The Supreme Court has asked the Centre and all the states and union territories to explain whether they were misusing the Land Acquisition Act 1894 to acquire agricultural land for Special Economic Zones to favour big corporations after a farmers’ group challenged the main provisions of the archaic law.
The Karnataka Landless Farmers’ Association and four others has petitioned the court challenging the Act that authorises the government to acquire agricultural land for public purposes.
Alleging that the British-time Act was being misused for grabbing cultivators’ land in the ‘guise of public purpose’, the petitioners requested the court to restrain the Centre, states and union territories from initiating proceedings for acquiring farmers’ land for private builders, developers and industrialists. They further urged the court to direct the government to rehabilitate all the displaced farmers whose lands have been acquired recently or are likely to be acquired in future.
A three-judge Bench headed by Chief Justice of India KG Balakrishnan issued notices to the Centre, states and union territories asking them to respond to the issues raised by the petitioners, including the allegation that the the Act was being misused to acquire huge tracts of land for private builders, developers and industrialists denuding poor farmers of their agricultural land and livelihood forcing them to commit mass suicides.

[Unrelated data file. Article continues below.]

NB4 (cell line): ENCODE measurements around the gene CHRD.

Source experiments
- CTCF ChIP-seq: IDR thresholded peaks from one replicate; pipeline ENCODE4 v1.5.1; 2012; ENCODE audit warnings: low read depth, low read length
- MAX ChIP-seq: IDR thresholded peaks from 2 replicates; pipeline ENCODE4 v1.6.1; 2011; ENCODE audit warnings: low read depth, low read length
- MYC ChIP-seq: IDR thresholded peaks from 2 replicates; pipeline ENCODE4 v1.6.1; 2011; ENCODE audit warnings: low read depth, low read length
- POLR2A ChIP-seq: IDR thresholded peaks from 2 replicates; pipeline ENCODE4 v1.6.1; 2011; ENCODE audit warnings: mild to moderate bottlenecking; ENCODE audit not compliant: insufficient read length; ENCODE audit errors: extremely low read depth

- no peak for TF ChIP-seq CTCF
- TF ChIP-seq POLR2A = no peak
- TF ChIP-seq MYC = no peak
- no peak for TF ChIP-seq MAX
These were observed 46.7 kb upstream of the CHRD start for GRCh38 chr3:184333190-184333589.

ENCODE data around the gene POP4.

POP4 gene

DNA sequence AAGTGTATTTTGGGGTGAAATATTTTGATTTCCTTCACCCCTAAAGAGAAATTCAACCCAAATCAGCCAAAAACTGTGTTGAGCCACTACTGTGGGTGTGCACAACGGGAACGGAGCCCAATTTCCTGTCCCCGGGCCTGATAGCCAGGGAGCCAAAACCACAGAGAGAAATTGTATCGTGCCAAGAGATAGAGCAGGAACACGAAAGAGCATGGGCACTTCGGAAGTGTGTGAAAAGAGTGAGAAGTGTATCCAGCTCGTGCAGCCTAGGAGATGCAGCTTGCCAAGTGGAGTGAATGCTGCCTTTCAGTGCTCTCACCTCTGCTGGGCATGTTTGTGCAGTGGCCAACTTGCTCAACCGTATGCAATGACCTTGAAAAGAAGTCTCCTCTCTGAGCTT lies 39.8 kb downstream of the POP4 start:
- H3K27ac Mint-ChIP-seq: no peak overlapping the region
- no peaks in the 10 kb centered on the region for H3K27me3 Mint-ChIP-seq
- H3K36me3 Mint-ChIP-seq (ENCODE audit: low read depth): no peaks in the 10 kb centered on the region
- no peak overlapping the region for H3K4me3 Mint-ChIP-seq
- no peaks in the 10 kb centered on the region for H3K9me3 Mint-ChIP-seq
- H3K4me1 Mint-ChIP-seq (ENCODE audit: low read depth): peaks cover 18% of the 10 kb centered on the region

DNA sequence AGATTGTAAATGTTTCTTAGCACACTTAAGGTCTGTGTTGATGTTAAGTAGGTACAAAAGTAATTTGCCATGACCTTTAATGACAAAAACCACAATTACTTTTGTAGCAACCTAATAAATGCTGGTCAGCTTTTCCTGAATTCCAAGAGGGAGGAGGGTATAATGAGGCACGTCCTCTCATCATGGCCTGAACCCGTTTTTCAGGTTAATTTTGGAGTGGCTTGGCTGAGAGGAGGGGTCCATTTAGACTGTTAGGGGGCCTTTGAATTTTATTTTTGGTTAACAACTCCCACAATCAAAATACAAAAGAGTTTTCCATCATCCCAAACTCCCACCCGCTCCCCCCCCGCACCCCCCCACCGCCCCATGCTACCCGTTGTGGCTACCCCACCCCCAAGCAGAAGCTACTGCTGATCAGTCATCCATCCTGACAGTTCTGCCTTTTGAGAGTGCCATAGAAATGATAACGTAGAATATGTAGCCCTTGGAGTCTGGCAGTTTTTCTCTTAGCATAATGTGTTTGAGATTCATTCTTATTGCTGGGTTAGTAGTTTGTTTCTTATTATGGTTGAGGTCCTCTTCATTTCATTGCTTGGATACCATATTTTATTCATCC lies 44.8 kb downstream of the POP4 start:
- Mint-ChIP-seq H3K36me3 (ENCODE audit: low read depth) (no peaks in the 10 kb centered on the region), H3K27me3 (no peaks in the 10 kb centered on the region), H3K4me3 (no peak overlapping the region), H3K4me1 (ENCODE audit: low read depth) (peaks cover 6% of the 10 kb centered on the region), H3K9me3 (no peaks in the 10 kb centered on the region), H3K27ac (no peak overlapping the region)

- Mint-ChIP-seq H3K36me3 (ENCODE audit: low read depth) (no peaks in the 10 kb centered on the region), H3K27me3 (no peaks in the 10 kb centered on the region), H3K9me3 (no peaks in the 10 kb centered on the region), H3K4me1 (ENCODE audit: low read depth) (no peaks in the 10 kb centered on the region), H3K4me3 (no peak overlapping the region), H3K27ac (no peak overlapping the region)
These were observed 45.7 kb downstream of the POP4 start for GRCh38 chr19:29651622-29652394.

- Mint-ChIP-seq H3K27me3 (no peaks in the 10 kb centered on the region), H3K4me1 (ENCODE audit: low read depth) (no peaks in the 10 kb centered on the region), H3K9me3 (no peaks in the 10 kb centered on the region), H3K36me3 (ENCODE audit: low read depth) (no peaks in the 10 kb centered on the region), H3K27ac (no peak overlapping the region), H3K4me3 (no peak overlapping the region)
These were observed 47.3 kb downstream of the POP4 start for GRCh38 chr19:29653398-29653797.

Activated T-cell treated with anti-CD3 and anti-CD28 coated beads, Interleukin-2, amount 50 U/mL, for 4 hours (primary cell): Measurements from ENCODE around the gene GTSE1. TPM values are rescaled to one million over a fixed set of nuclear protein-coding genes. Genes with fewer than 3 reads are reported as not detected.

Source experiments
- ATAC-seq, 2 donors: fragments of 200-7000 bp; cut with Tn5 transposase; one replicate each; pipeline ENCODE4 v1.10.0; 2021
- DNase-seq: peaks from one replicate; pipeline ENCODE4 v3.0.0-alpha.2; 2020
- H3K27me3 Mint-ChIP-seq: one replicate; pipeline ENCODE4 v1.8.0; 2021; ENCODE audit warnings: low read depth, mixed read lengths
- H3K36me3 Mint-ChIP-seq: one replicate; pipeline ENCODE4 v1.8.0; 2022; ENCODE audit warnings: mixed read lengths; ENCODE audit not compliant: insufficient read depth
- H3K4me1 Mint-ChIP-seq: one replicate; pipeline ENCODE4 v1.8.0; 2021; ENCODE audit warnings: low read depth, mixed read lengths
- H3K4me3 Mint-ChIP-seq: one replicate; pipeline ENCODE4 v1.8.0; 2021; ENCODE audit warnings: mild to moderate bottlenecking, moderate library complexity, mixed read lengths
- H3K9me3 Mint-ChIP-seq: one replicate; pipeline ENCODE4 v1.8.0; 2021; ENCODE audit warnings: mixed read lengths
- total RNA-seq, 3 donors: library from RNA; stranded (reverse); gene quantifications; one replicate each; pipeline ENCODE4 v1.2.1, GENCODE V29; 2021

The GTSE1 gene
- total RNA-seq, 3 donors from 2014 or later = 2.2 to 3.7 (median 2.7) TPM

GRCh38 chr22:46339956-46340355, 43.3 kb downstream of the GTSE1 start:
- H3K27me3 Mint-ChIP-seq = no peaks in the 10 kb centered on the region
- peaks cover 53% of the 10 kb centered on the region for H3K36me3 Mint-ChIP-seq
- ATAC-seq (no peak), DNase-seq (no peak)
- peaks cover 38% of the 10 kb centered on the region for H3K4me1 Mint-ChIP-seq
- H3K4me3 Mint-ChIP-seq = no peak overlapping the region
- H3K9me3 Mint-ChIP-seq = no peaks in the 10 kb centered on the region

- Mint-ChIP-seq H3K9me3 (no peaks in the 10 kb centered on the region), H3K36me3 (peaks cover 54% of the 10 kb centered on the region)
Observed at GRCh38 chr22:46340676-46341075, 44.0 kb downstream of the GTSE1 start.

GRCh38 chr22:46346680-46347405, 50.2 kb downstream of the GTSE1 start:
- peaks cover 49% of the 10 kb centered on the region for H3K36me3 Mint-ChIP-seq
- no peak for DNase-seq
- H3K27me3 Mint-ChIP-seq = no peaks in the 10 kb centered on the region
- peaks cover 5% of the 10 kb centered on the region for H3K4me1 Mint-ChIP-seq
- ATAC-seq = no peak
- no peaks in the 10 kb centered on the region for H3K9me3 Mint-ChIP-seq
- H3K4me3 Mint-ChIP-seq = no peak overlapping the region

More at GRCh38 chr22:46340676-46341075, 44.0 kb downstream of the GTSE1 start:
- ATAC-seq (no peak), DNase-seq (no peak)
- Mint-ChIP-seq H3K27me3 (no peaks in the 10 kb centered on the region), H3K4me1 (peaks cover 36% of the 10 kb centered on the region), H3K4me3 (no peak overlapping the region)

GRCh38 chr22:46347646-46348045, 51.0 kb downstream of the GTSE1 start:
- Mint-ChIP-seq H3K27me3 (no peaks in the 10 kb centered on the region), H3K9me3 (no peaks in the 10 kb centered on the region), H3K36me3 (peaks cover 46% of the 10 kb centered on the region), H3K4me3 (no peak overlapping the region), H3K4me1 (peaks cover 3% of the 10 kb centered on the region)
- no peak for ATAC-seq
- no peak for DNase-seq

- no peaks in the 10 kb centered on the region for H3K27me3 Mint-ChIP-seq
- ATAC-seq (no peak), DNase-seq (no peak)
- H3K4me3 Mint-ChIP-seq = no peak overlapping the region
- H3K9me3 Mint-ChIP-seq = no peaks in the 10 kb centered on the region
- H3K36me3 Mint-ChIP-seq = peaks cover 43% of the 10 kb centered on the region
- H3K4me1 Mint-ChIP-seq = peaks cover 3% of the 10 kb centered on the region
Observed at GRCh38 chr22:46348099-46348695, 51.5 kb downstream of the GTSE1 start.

Terming this phenomenon as "developmental terrorism", the petition challenged Sections 3(f), 4 and 6 of the Act, which were allegedly being misused across the country to deprive farmers of several lakh acres of land at the instance of builders and industrialists.
"A strategy under which the State allies with corporations who dispossesses people of their livelihood is nothing but developmental terrorism irrespective of any political label of political parties in office," the petitioners alleged.
They pointed out that under the Special Economic Zones Act, 2005 until September 2006, the Board of Approvals Committee of the Ministry of Commerce Ministry had approved 267 SEZ projects all over India and the land area of each of these projects "deemed foreign territories" ranged from 1,000 to 1,400 hectares. However, so far for only 67 multi-product SEZs 1,34,000 hectares land has been acquired, mostly by State Industrial Development Corporations, they said.
Similarly, mining rights are also being granted to the corporations mostly over tribal land, the petitioners submitted.
The pre-independence Act, enacted by the Britishers in India, has become a tool for land mafias and land grabbers to grab agricultural land of poor farmers for their economic gains, they said in the petition.